14. When is Free too Free in RPG Gaming?

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For those of you who don’t know what RPG stands for, let me define… 🙂

R.P.G. stands for Role-Playing-Game. It’s a game where a player assumes the role of a character, and makes decisions throughout that effect the game’s outcome. So it’s basically like real life. Pretty cool, huh?

Here’s what I want to ask, though: the freedom in RPGs are great, but when is the freedom too free? When do the choices become so tedious that they annihilate the story altogether?

There are two kinds of RPGs: there are games like Fable (a personal favorite), where the players determine how to go about the story; and then there are games like Skyrim, where the player literally dictates the plot for himself. For example, in Skyrim, you can choose to join the Imperial Army or the Stormcloaks. Before you know what you’re getting into, though, you have to decide, through hours of investigation, which side to fight for.

I personally prefer RPGs with set stories, whose conclusions are the same regardless of choices. Too much open-world stuff requires hours and hours of time, and (IN MY OPINION) little satisfaction.

Although they have cool concepts and fabulous art, Skyrim and Dragon Age just don’t satisfy my gaming preferences. I need games with interesting plot and relatable (solid) characters. In large open-world RPGs, story and character are as bland as the players who create them.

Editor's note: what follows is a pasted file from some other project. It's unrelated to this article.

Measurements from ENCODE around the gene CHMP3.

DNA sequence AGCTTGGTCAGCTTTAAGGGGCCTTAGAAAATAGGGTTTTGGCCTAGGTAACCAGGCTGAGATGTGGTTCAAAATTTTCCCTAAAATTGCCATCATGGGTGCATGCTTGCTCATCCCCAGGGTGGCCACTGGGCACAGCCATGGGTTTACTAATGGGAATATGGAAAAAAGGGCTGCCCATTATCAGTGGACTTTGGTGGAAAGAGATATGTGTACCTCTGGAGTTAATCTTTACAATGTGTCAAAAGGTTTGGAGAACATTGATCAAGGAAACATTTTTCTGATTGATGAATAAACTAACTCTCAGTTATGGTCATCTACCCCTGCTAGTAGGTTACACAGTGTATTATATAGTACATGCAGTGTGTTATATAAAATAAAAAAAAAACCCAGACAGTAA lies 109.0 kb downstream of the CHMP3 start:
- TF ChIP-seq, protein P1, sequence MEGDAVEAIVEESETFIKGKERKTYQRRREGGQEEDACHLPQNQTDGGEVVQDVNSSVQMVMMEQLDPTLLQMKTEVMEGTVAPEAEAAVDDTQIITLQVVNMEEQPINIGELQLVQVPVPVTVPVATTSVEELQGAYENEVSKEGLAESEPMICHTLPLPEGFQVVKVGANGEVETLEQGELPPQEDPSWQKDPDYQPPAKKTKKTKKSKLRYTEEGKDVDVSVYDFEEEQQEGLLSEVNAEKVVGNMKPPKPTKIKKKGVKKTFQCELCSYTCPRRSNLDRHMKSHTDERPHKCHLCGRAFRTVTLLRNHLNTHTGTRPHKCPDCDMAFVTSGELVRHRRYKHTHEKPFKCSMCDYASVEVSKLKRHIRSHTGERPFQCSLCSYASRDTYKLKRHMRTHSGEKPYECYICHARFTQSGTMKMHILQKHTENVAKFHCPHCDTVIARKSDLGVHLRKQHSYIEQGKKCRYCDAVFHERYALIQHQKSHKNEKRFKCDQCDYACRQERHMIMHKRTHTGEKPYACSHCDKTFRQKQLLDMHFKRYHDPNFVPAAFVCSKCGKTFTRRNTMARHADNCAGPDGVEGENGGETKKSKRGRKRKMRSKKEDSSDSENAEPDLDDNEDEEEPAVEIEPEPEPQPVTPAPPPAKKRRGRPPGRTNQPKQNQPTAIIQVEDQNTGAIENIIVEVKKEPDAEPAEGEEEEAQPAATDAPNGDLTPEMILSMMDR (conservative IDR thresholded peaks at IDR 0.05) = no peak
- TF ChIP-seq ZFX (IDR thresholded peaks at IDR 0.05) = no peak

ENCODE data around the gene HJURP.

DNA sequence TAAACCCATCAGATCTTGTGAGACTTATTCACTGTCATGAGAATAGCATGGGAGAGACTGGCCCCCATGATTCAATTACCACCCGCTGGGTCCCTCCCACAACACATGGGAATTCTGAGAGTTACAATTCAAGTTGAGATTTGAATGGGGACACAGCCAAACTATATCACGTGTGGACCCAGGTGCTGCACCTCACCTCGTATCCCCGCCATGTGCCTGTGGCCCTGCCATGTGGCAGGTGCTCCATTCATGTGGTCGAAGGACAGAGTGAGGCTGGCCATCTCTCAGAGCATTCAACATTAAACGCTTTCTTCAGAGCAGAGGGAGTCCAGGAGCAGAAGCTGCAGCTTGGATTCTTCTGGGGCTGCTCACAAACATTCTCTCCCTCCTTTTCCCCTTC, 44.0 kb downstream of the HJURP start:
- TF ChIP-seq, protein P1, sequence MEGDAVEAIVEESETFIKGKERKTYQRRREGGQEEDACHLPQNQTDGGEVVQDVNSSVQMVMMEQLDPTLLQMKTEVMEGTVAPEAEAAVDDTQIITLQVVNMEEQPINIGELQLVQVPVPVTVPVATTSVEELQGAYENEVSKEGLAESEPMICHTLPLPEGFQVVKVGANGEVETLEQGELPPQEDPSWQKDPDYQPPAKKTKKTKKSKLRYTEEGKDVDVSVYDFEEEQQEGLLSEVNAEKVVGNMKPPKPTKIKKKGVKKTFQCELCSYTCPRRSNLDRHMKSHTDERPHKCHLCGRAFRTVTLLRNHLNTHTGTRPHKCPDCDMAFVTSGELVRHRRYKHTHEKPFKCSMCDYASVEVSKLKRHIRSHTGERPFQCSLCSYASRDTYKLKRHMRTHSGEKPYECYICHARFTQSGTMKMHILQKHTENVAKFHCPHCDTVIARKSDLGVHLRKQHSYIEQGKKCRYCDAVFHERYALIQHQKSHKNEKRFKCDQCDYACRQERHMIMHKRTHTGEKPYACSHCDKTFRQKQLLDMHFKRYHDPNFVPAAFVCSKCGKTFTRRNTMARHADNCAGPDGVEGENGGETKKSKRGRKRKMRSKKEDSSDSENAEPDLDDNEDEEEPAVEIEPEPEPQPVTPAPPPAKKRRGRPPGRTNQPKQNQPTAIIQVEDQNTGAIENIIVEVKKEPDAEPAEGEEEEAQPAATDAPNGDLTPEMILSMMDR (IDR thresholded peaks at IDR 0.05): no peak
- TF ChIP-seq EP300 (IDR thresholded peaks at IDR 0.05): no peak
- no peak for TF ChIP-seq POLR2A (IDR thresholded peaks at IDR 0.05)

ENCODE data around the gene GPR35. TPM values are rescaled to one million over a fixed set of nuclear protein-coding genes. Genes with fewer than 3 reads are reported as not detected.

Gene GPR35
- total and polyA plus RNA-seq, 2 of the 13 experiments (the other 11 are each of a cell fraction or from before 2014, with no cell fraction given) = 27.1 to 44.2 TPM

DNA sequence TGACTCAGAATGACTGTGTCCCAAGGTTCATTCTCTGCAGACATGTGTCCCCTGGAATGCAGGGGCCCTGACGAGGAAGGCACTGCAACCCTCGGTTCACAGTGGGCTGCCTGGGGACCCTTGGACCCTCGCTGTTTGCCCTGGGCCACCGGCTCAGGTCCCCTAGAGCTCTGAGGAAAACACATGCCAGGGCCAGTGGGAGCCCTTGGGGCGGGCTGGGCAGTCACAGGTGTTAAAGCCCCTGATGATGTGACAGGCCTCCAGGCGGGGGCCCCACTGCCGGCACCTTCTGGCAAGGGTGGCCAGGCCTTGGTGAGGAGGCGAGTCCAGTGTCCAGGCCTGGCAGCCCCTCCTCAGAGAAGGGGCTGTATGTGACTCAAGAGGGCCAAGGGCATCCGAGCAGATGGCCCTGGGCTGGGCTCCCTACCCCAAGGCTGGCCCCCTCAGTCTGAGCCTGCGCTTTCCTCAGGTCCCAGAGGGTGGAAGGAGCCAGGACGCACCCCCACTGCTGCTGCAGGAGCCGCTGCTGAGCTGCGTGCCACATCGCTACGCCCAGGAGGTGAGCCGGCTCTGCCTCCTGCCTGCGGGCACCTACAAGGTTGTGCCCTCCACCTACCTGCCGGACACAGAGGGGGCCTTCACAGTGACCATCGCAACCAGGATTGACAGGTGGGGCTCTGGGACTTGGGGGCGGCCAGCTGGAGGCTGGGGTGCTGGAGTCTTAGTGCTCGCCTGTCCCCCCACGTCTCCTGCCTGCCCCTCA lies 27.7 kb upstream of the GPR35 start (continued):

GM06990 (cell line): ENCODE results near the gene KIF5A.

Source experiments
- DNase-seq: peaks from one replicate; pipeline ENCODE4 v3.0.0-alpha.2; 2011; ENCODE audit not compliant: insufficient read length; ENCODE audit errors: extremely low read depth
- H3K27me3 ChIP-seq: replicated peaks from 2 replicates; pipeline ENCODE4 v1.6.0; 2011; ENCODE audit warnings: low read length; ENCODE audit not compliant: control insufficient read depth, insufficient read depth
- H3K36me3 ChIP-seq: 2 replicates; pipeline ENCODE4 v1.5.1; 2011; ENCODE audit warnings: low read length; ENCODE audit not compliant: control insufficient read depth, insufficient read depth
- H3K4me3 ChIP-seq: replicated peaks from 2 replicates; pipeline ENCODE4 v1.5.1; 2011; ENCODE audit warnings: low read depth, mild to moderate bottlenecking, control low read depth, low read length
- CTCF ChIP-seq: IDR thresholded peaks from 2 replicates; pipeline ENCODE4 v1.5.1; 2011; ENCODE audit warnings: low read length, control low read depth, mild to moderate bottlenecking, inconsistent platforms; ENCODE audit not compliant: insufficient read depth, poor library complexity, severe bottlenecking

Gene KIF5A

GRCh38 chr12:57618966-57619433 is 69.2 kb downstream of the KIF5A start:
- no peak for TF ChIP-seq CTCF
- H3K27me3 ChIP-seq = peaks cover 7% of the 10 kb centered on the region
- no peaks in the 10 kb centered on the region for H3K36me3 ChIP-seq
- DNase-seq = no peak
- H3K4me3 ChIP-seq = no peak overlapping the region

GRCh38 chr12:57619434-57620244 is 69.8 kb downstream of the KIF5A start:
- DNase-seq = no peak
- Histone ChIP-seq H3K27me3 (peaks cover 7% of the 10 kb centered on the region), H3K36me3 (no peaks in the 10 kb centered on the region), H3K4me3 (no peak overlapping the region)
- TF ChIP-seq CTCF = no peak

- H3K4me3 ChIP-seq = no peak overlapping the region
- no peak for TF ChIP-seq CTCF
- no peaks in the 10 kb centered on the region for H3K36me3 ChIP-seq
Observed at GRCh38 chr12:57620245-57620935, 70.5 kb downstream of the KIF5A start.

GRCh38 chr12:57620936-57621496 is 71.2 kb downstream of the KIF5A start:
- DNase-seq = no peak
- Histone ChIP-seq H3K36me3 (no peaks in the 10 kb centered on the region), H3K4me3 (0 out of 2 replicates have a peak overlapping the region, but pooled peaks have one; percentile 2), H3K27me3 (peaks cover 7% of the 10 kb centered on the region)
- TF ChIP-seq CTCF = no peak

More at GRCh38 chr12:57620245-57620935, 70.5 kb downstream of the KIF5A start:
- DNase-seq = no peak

But then again, this is only my opinion. These elements are what I value in RPG gaming; and open-world RPGs (like Skyrim) jeopardize these values.

What do you guys think? What are the pros and cons of RPG games? What should gamers be looking for in them?

 

 

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2 thoughts on “14. When is Free too Free in RPG Gaming?

  1. I love a good RPG, and I’ve noticed how some offer much more freedom of choice than others. Western RPGs (e.g. Elder Scrolls, Dragon Age, Mass Effect) tend to be non-linear and malleable, whereas Japanese RPGs (e.g. Final Fantasy, Paper Mario, Ni No Kuni) tend to be linear and scripted.

    Both approaches are valid, but I prefer a powerful, carefully scripted RPG story over a weaker, choose-your-own-adventure RPG story. The latter offers more freedom, but the former typically offers better storytelling.

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  2. I agree that both approaches are valid. Most of this post was influenced by my experiences with Skyrim, a game that sold millions of copies after only a few days. I have no doubt that open-world games are great… but to get the most out of them, hours and hours are required. Which is sorta something I don’t have. HAHA!

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